MAJORS ONLY - Department non-major form must be submitted for approval to enroll.
Survey of Styles in American and World Cinema
Our goal is to study films that tell their stories in an unconventional way, offering us different models for our storytelling. Our list of films is a list of American and World cinema from the 1950s to as recently as 2010. We will examine these films to study how the core elements of dramatic storytelling-- a protagonist in a situation who undertakes a story purpose that engenders conflict and complications-- are deployed in these different storytelling styles and how we can enrich our own approach. We will also compare traditional and modern approaches to film storytelling in general. This means we will especially note how films are visualized, noting the use of elements that we may overlook as screenwriters who sometimes think more about plot and dialogue than about pictures, image-flow, sound and movement in general. This will also lead us to think more about how time and space and mood are used; elements that are critical to the realization and visceral impact of the film-story as dream, even though they are not explicitly narrative elements. A tentative film list follows: Virdiana (Buñuel, Spain/France), The Conformist (Bertolucci, Italy), Amelie (Jean-Pierre Jeunet, France), Talk to Her (Almodovar, Spain), Minnie and Moskowitz, (Cassavetes, USA), Crimes and Misdemeanors (Allen, USA), Like Water for Chocolate (Alfonso Arau, Mexico), Tokyo Story (Ozu, Japan), Blue (Kieslowski, Poland/France), 4 Months, 3 Weeks and 2 Days (Mungui, Romania), Pan’s Labyrinth (Del Toro, Mexico), The Dark Knight (Nolan, U.S.A.) The Hurt Locker (Bigelow, USA), Time of the Gypsies (Kusturica, Serbia), Xala (Sembene, Senegal), The Big Lebowski (Cohen Bros., USA).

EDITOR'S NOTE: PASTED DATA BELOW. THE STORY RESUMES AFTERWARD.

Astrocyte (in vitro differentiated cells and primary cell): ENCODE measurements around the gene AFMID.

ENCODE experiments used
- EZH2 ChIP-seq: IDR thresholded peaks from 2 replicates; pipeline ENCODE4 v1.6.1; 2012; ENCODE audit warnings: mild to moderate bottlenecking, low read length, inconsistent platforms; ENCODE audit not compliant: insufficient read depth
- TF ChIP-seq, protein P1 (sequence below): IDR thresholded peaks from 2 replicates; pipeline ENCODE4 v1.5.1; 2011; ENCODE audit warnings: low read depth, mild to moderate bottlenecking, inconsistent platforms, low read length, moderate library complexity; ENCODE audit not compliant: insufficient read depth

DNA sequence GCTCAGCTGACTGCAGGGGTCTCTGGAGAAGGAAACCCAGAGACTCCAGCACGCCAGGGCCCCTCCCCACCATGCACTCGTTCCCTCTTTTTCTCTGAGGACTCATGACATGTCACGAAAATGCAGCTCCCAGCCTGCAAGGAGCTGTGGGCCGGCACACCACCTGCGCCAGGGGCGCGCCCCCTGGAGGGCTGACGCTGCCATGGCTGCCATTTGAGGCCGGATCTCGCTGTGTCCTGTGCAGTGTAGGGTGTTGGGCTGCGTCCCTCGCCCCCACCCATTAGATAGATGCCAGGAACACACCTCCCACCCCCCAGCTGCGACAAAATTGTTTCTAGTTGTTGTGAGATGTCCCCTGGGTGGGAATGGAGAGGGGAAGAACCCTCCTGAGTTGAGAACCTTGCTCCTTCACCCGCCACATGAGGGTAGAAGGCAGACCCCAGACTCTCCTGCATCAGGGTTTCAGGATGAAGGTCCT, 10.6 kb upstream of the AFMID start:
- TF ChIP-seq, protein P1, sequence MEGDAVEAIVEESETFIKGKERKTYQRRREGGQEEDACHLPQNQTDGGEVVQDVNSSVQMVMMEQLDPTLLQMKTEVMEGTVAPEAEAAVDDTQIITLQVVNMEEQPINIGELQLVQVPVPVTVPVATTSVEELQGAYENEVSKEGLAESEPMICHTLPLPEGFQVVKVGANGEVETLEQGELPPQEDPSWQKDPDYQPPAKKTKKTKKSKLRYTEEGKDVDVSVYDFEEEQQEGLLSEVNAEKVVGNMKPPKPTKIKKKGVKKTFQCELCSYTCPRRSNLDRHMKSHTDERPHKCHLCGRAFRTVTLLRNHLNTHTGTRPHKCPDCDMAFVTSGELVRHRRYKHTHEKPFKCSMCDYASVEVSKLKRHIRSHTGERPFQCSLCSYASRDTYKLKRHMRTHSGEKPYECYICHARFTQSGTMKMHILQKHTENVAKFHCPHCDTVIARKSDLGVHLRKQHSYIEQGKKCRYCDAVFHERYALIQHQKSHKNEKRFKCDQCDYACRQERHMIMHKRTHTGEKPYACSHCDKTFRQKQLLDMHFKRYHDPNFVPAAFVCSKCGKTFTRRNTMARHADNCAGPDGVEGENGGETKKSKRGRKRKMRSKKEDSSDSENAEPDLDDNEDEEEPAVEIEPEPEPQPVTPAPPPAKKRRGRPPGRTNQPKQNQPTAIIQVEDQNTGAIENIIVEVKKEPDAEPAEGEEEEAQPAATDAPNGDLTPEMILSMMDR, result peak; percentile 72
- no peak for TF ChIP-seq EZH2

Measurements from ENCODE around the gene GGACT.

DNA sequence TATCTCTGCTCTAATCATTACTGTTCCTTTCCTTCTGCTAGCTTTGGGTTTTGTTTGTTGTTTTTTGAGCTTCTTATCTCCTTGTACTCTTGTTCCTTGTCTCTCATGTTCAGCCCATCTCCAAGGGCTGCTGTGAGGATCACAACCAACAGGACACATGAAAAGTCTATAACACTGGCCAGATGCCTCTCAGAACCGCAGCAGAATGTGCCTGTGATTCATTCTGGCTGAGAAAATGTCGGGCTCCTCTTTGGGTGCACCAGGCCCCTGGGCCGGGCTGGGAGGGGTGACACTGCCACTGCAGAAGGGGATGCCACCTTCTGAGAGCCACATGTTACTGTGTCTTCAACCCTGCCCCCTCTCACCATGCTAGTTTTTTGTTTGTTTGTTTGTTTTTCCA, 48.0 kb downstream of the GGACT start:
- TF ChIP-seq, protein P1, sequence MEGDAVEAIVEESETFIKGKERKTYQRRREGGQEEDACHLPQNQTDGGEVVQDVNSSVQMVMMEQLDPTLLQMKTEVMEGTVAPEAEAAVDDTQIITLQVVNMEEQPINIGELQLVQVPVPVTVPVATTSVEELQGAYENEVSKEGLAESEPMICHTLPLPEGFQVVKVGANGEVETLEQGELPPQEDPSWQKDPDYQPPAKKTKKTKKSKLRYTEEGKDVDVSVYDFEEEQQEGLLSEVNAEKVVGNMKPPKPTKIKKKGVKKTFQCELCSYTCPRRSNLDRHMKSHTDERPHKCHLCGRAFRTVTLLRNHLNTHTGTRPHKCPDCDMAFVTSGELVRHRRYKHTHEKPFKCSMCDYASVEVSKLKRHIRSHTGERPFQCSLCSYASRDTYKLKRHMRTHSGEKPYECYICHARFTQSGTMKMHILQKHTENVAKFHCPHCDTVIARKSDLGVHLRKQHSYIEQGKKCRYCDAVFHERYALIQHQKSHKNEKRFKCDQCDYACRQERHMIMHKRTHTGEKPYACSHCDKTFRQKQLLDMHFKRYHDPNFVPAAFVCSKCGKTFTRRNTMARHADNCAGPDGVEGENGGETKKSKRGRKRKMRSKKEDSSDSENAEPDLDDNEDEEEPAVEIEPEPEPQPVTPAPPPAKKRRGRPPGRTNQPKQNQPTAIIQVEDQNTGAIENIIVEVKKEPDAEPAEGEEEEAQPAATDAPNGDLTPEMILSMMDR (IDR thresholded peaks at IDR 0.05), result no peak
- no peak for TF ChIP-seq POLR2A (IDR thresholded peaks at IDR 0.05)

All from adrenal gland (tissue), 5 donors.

Images of the Other in Film
Foremost in this course will be an analysis of Black stereotypes that have recently appeared in American films and television-- and the manner in which those stereotypes have reflected the nation’s social/political attitudes and outlooks on race and gender during specific periods. The course will also explore the unique "personal statements" and "star personas" of such screen artists as Sidney Poitier, Dorothy Dandridge, Paul Robeson, Ethel Waters, Richard Pryor, Bill Cosby, Eddie Murphy and Whoopi Goldberg, as well as the work of African American Directors such as Oscar Micheaux and Spike Lee. The films studied will include THE BIRTH OF A NATION (1915), SHOW BOAT (1936), CABIN IN THE SKY (1943), INTRUDER IN THE DUST (1949), PINKY (1949), THE DEFIANT ONES (1958), IMITATION OF LIFE (1959), SUPER FLY (1972), THE COLOR PURPLE (1985), DRIVING MISS DAISY (1989), NEW JACK CITY (1990), GHOST (1990), TO SLEEP WITH ANGER (1990),DAUGHTERS OF THE DUST (1991), THE LETHAL WEAPON SERIES, BOOMERANG (1992), as well as various television series.